American Printer's mission is to be the most reliable and authoritative source of information on integrating tomorrow's technology with today's management.

Managing for excellence

May 1, 1995 12:00 AM

         Subscribe in NewsGator Online   Subscribe in Bloglines

In charting a winning course through the extraordinary changes impacting the graphic arts industry in recent decades, few in-plant operations match the accomplishments of Du Pont Printing & Publishing Operations, the 1994-95 Management Plus Hall of Fame winner. For six consecutive years, this organization has garnered awards in the competition, co-sponsored by the National Assn. Printers and Lithographers (NAPL), Didde Web Press and AMERICAN PRINTER.

"Over the past four years," explains Roger Attanasio, Du Pont plant manager, "our focus has been to evolve from a traditional in-plant staff-support organization into a vibrant, competitive, commercial-type business. Although we do not solicit work outside the corporation because we don't want to compete with DuPont's printing customers in the area, our management team develops a competitive focus within the company and closely monitors the value delivered to customers in terms of savings."

The division performs multiple roles in corporate operations. Nearly 250 employees in four Wilmington, DE locations and the headquarters in Boothwyn, PA provide complete preparation, printing, binding, mailing reprographics and graphic design services, as well as electronic on-demand printing for the firm's many business units.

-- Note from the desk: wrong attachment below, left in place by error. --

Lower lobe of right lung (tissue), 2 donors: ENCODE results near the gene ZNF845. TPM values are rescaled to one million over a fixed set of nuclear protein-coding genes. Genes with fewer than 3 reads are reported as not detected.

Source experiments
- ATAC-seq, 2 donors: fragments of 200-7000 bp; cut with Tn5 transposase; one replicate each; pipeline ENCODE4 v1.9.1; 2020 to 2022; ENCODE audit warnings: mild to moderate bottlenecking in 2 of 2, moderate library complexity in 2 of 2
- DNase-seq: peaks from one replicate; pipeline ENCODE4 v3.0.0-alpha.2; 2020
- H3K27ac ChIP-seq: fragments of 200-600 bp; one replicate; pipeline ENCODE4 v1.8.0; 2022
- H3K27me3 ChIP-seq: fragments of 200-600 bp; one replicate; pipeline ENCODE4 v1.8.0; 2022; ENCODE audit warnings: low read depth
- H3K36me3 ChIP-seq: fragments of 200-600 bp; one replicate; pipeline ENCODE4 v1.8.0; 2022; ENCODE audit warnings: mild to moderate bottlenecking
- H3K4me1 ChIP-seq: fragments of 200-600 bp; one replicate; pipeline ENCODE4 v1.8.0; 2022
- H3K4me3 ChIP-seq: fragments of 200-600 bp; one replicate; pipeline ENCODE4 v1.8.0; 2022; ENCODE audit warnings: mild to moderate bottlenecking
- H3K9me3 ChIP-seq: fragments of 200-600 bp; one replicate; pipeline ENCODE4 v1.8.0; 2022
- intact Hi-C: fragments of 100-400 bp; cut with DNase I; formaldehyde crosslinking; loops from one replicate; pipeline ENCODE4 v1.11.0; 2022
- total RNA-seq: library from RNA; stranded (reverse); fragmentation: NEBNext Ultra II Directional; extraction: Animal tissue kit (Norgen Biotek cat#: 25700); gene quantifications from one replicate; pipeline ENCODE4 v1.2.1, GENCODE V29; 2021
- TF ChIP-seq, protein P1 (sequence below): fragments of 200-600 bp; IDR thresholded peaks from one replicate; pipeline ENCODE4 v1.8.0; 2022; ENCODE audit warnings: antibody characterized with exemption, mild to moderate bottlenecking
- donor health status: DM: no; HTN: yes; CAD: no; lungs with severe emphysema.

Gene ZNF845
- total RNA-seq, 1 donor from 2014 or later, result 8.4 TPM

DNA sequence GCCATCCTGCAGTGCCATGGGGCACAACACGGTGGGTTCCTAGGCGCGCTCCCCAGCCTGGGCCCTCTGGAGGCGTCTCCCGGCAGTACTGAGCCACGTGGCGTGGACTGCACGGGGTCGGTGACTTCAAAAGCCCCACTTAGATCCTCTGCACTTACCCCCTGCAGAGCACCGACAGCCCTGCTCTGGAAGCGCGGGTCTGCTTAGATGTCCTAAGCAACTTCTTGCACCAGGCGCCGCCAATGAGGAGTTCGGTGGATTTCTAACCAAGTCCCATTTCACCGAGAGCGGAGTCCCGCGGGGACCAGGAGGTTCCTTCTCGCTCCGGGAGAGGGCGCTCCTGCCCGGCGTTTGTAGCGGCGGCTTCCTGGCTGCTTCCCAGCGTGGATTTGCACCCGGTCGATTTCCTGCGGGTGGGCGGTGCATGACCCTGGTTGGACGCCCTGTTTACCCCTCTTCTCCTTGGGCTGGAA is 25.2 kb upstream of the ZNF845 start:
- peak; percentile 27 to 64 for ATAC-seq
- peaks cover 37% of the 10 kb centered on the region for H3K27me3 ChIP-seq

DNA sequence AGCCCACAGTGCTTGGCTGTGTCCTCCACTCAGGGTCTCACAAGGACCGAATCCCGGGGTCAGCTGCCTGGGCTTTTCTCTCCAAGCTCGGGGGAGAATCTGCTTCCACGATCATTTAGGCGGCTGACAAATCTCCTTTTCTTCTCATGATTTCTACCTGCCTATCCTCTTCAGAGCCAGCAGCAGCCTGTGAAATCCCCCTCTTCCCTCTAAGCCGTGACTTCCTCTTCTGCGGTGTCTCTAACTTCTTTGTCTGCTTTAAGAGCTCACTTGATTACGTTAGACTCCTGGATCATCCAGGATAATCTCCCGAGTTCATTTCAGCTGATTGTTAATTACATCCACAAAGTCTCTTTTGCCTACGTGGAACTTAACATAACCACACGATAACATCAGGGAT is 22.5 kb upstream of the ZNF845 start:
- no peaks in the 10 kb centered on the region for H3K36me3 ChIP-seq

Account managers handle product marketing and services to targeted accounts, supported by literature and sales presentations demonstrating the advantages of using the facilities. Managers also service accounts to maintain close communication and understand customer needs.

In addition, Printing & Publishing Operations assists in development and application testing of products and systems technology the firm offers to the printing and publishing industry. It also serves as a "center of excellence" for VIP customer demonstrations.

"It is extremely important to maintain our electronic prepress abilities at the leading edge of technology and expand our on-demand printing aptitude through networking the latest technologies," declares Attanasio. "Our objectives include higher productivity achieved with maximum efficiency, combined with increased responsiveness to meet changing customer needs."

Aiming for a high-performance work system, the organization created operational work teams in 1992 to foster individual development, allowing employees to play a larger role in their working environment and possess wider latitude in decision making. Each team has responsibilities in five decision-making areas: operations, safety, personnel, planning and managing.

Teams set objectives at the beginning of each year and manage their performances against those goals. Monthly meetings examine variances and determine corrective action, and performance is posted in each operating area. Beginning this year, compensation is tied largely to performance against these objectives.

By increasing organizational flexibility, the plant moved from a pure seniority-based system to a qualification-based system during 1993 and 1994. The switch resulted in better response to workload fluctuations by permitting greater latitude in shifting people from role to role.

A flexible work practice program provides various opportunities for employees, including part-time work while remaining on the company's full-service roll, and two or more employees sharing one or more assignments with each working 20 or more hours per week.